The Cleveland Museum of Natural History’s Explorer Lecture Series will bring Dr. Timothy Beatley, professor of urban and environmental planning, for a lecture on Green Urbanism: The Global Shift Towards Sustainable and Resilient Cities. Dr. Beatley of the Department of Urban and Environmental Planning, School of Architecture at the University of Virginia has authored several books including Green Urbanism: Learning from European Cities and Resilient Cities: Responding to Peak Oil and Climate Change.
In Resilient Cities, Beatley presents four scenarios for the future of cities: Collapse, Ruralized, Divided or Resilient Cities. The first describes the nightmare scenario of writers such as James Howard Kunstler, which warn that skyrocketing oil prices and climate change will initiate a chain of events resulting in significant loss to human life, global economic failure and an end to civilization as we know it. Beatley doesn’t believe that Collapse is inevitable, but does warn against other, slightly less apocalyptic scenarios.
The Ruralization of urban areas is presented as one of the popular scenarios in response to peak oil. Beatley describes this movement as striving to create a more sustainable semi-rural lifestyle, where each city will be responsible for producing a large proportion of its own food primarily with a kind of suburban agriculture based on permaculture or hobby farms. He points out that this scenario is “somewhat akin to medieval society but with a strongly individualistic flavor”.
Beatley asserts two problems with this approach. First, he argues that it “provides a new rationale for urban sprawl that will consume land and other natural resources” and second, “it is distracting us from seeking region-wide solutions to these issues of energy, water, waste and food production in favor of individualized approaches, which may not be equitable.” He further argues that, “Cities are collective entities and should solve their problems through common good solutions to avoid the risk of becoming highly exclusive. For those people and parts of the city unable to create food and manage water and wastes through permaculture, the future in a ruralized city would be very bleak.”
The problem of inequitable individualized approaches finds it’s logical end in the third scenario of the Divided City. In this scenario, “the wealthy recognize that they need to optimize their choices and begin to form exclusive neighborhoods and self-sufficient centers with all the best transit and walkability.” The best renewable energy technologies will be located within these enclaves and will be protected from its surroundings with the “biggest barrier of all — real estate prices.” Beatley argues that we’re beginning to see this scenario emerging in some New Urbanist developments.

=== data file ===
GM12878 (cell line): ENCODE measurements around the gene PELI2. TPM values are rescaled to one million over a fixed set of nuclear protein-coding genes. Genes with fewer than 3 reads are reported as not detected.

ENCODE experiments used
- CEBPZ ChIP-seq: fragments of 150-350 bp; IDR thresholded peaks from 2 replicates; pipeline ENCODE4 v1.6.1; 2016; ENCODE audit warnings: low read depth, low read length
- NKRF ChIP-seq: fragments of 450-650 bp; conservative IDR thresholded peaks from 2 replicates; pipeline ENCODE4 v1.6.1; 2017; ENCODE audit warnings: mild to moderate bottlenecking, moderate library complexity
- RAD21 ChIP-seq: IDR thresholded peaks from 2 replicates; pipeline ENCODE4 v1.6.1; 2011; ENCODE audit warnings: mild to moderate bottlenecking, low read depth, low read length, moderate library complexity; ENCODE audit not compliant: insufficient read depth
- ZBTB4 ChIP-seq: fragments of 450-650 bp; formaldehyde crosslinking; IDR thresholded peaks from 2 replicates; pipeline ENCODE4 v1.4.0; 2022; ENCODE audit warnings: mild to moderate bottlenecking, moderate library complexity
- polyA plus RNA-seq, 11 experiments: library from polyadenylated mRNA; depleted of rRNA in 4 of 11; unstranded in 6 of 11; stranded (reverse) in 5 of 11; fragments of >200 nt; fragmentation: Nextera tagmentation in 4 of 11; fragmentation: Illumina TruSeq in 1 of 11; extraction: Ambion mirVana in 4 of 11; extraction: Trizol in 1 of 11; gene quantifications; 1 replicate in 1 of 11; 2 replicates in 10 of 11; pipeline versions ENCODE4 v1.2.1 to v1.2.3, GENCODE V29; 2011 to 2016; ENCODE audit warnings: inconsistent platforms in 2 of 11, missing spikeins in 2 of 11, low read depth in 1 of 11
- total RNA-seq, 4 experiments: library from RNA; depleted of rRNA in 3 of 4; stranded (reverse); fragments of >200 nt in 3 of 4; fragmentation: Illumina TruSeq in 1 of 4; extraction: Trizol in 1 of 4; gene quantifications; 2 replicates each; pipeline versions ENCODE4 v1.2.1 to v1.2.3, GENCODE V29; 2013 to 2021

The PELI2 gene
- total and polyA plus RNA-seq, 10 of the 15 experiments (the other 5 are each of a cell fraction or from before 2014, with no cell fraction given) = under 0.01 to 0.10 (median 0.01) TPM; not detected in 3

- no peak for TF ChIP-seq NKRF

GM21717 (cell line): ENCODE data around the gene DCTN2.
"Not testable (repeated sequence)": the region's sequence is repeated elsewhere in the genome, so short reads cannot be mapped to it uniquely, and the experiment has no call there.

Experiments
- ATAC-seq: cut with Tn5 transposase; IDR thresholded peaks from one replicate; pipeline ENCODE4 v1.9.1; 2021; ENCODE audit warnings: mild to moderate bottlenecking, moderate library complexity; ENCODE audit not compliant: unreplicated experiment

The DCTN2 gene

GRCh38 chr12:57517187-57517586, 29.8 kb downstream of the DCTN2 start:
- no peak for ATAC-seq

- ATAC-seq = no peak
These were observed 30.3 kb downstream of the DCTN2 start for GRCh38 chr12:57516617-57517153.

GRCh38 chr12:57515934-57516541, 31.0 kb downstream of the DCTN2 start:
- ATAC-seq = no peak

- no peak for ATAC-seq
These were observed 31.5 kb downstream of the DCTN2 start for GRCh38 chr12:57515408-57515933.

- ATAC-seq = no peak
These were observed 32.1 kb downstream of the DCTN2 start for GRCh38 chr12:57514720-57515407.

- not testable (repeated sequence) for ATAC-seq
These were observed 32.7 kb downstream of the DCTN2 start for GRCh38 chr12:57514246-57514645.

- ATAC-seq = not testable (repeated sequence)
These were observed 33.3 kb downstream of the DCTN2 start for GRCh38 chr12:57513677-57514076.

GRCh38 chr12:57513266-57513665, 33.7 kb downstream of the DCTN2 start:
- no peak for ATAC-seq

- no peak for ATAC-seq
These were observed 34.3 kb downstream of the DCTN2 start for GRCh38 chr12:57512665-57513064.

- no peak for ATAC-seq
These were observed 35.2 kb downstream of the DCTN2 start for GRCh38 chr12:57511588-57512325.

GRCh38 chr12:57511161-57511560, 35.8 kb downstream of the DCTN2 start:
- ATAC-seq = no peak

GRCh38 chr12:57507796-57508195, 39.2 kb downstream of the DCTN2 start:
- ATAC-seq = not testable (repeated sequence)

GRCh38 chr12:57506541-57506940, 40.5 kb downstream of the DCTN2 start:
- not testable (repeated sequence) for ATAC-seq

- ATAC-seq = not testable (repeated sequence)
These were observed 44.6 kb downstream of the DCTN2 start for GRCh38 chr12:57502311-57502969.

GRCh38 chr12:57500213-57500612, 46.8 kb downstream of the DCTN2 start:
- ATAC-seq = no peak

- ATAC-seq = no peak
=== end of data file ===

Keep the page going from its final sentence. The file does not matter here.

The scenario Beatley proposes to address the problems of the previous options is the Resilient City. This favorable scenario occurs when “the access and alternate forms of fuel and buildings in eco-enclaves that were the province of the wealthy in the divided city scenario are provided for all.” Mobility needs are justly deployed by the use of fast electric rail for intercity transportation, electric hybrid vehicles for local trips and a much greater increase in cycling and walking within urban nodes. This polycentric vision of cities includes “areas between the intensively developed transit centers and corridors, [where] urban eco-villages will be established to help manage the city’s ecological functions such as extra renewable energy production and water and waste recycling.” The self-sufficient urban eco-villages will manage urban biodiversity and grow specialized agricultural produce, leaving the rural regions around cities for most of the agricultural and forestry production.
During his lecture, Beatley will present examples of innovative green projects and policies adopted by cities in Europe and North America that could be implemented in Northeast Ohio. The question will be how relevant the examples selected from other cities will be for Cleveland. In a context of depopulation, with large recent investments dispersed relatively evenly throughout the city, who should decide which areas will become the dense urban nodes or self-sustaining eco-villages? Will the future polycentric city model be initiated by disinvestment in housing and other infrastructure in certain neighborhoods? Should the entire City of Cleveland itself be considered as the future dense urban node, with surrounding suburbs becoming the eco-villages? The process of achieving the desired outcome of becoming a Resilient City is itself a question of equity.
Northeast Ohio’s Policy Bridge think-tank recently released a report determining which neighborhoods should receive continued investment and which should not. Can the process of planning our city for all people fit under the same umbrella of Beatley’s optimistic statement regarding the outcome? “We must overcome the perception that it requires great sacrifice to live in sustainable communities. There are ways we can continue to progress and flourish, and at the same time protect the natural capital that supports us.”
Cleveland Museum of Natural History
Friday, Nov. 13th 2009
Tickets can be purchased here.
by david jurca